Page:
Research establishes requirement, industry produces free amino acid

Dietary management aims at improving the efficiency of the ration and decreasing the amount of waste. The best option is to bring the exact amount of amino acid needed by each animal at each stage or each situation, as it may influence the requirement. Once research determined the precise requirement of each essential amino acid in pig nutrition, the industry took its turn: lysine and methionine, then threonine, tryptophane and, recently, valine are now produced in industrial volumes. 

With more than 2 million metric tons in 2013, lysine consumption is still going up over the world. The same trend is shown with threonine (400,000 metric tons) and tryptophan (15,000 metric tons) explained Olivier Hartz, vice president sales and commercial operation of Ajinomoto Eurolysine SAS, who presented at “Vigie Matières premières debate,” annual congress for feed manufacturers in Paris.

Between 2007 and 2013, European meal use decrease by approximately 5 percent. Soybean meal lost 7.6 million metric tons, which had been only partly compensated by rapeseed meal and sunflower meal. This “deficit” has been compensated by two trends: the increasing incorporation of cereals (+5 percent) and free amino acid use (+65 percent); and decreasing CP (-30 percent). The movement, started with environmental considerations in mind, is now well under way because of protein scarcity.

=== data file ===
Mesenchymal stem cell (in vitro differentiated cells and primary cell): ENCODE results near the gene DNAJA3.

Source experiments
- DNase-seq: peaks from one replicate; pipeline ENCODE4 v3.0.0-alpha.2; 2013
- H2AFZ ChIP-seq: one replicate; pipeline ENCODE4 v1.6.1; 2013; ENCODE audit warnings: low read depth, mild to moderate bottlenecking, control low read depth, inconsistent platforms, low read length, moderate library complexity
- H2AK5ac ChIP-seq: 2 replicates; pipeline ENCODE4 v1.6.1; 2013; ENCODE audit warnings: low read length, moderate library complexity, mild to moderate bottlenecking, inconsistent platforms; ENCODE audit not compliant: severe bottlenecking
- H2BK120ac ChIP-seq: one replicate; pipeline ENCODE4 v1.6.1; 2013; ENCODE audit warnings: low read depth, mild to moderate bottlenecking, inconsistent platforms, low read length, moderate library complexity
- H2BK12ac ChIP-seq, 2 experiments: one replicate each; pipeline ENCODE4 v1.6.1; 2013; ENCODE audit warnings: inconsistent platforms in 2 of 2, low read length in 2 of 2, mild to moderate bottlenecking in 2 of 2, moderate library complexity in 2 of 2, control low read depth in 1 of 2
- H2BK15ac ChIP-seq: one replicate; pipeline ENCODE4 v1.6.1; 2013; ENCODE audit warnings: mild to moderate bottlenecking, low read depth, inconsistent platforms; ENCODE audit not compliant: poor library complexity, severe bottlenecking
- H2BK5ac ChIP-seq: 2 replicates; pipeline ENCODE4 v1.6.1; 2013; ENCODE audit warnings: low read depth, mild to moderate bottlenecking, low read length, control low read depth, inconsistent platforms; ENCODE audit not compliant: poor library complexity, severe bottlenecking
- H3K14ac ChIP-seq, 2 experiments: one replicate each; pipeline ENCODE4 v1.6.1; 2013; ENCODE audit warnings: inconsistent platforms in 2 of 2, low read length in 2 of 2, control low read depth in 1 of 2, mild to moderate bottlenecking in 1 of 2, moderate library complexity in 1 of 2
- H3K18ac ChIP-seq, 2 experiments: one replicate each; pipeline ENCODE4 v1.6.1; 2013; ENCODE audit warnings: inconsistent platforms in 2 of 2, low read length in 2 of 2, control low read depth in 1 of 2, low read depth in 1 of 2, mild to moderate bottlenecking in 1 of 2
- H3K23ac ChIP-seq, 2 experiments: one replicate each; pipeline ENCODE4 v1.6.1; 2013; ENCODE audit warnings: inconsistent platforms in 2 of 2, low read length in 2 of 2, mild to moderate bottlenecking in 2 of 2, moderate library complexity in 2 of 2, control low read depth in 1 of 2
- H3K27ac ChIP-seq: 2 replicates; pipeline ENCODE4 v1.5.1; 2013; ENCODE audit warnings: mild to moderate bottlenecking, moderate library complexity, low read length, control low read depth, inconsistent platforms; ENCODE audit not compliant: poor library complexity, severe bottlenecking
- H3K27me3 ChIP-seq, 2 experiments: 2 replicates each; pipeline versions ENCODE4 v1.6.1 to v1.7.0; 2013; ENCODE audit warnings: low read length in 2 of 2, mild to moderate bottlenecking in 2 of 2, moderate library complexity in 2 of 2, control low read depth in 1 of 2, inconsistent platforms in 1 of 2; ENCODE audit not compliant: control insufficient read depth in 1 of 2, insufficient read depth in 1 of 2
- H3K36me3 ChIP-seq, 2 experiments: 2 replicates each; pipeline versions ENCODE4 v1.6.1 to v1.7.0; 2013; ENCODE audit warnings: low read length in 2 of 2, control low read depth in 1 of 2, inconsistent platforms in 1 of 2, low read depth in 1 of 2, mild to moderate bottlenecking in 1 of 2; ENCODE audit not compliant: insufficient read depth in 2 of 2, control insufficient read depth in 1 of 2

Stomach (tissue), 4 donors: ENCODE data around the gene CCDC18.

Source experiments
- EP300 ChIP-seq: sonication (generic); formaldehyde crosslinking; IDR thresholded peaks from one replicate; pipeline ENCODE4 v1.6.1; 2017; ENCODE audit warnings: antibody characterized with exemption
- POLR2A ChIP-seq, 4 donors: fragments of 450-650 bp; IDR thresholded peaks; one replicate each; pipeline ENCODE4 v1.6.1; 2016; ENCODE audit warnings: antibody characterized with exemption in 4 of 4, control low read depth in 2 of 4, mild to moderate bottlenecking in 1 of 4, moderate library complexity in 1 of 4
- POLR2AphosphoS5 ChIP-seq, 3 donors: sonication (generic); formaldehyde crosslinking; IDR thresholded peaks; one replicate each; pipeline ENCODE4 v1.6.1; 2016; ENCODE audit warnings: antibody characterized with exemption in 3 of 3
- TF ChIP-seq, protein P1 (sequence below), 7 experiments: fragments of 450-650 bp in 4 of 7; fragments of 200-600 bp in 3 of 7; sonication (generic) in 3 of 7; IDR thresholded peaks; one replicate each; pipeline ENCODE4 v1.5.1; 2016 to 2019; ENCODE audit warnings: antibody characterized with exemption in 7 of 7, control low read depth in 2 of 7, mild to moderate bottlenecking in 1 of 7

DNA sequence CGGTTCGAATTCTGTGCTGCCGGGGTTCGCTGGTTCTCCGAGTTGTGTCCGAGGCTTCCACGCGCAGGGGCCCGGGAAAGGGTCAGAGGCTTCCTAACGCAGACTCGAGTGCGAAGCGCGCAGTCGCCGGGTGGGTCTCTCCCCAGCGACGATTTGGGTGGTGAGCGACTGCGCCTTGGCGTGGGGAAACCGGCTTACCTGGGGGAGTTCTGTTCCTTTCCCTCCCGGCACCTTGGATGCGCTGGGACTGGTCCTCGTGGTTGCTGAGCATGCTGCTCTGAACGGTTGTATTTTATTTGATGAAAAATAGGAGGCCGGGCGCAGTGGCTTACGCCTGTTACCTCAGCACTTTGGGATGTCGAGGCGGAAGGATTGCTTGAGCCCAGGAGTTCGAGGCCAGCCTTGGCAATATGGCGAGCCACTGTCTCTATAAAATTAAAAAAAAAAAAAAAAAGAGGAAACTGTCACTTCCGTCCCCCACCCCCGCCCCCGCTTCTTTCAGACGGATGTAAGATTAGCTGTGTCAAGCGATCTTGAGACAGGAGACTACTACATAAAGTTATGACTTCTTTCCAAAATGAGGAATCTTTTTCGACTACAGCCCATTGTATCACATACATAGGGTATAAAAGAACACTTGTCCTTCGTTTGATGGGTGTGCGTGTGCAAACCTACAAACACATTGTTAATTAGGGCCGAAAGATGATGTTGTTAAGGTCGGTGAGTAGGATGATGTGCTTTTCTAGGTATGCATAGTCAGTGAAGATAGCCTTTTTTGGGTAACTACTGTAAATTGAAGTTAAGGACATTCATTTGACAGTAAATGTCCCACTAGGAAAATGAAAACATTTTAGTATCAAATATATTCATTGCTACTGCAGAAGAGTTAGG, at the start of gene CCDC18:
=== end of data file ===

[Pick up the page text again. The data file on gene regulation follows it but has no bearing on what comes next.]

European feed formulators move to more concentrated formulas

Hartz, who presented results of Ajinomoto Eurolysine SAS' survey, explained that formulators have already taken the opportunity to reduce CP content in European pig rations, going for a more concentrated formula through protein reduction and lysine incorporation. 

For example, between 2008 and 2013, the average lysine/CP percentage in piglet feeds went from 6.5 percent to 6.73 percent. Formulator’s responsiveness to those new practices varies between EU countries. For example, Finland was already very high in 2008 (6.89 percent); while Germany and Italy reach 7.01 percent in 2013. The Netherlands went from 6.34 percent in 2008 to 6.51 percent in 2013, and France went from 6.47 to 6.8 percent.

Regarding the formulation for growing pigs, which has more impact as volume is much more important than in piglet feeds, the move began earlier: Italy didn’t move much between 2011 and 2012 (5.88 percent); feed producers in Belgium and the Netherlands were more responsive (6.3 and 6.48 percent, respectively). The French progressed, but more slowly (5.95 percent in 2011, 6.12 percent in 2012). Spanish formulators stay more stable (6.32 percent in 2011, 6.41 percent in 2012).

The decision to formulate with free amino acids could drive substantial savings, Hartz says, “going from 16 percent to 14.5 percent of CP in growing pig ration with tryptophan aid -- and without minimum protein constraint -- could drive to a saving of €3 (US$4) to €15 (US$20.5)/metric tons of pig feed depending on raw material costs.”

For example, depending on the maize incorporation rate (38 or 65 percent), free amino acids use saved feed manufacturers €14 (US$19) to €15 (US$20.5)/metric ton, presenting an opportunity that is difficult to pass by. 

* M. Gloaguen, N. Le Floc’h, J. Van Milgen, “Update on amino acid requirement for piglets fed with low crude protein diets, Inra Productions Animales.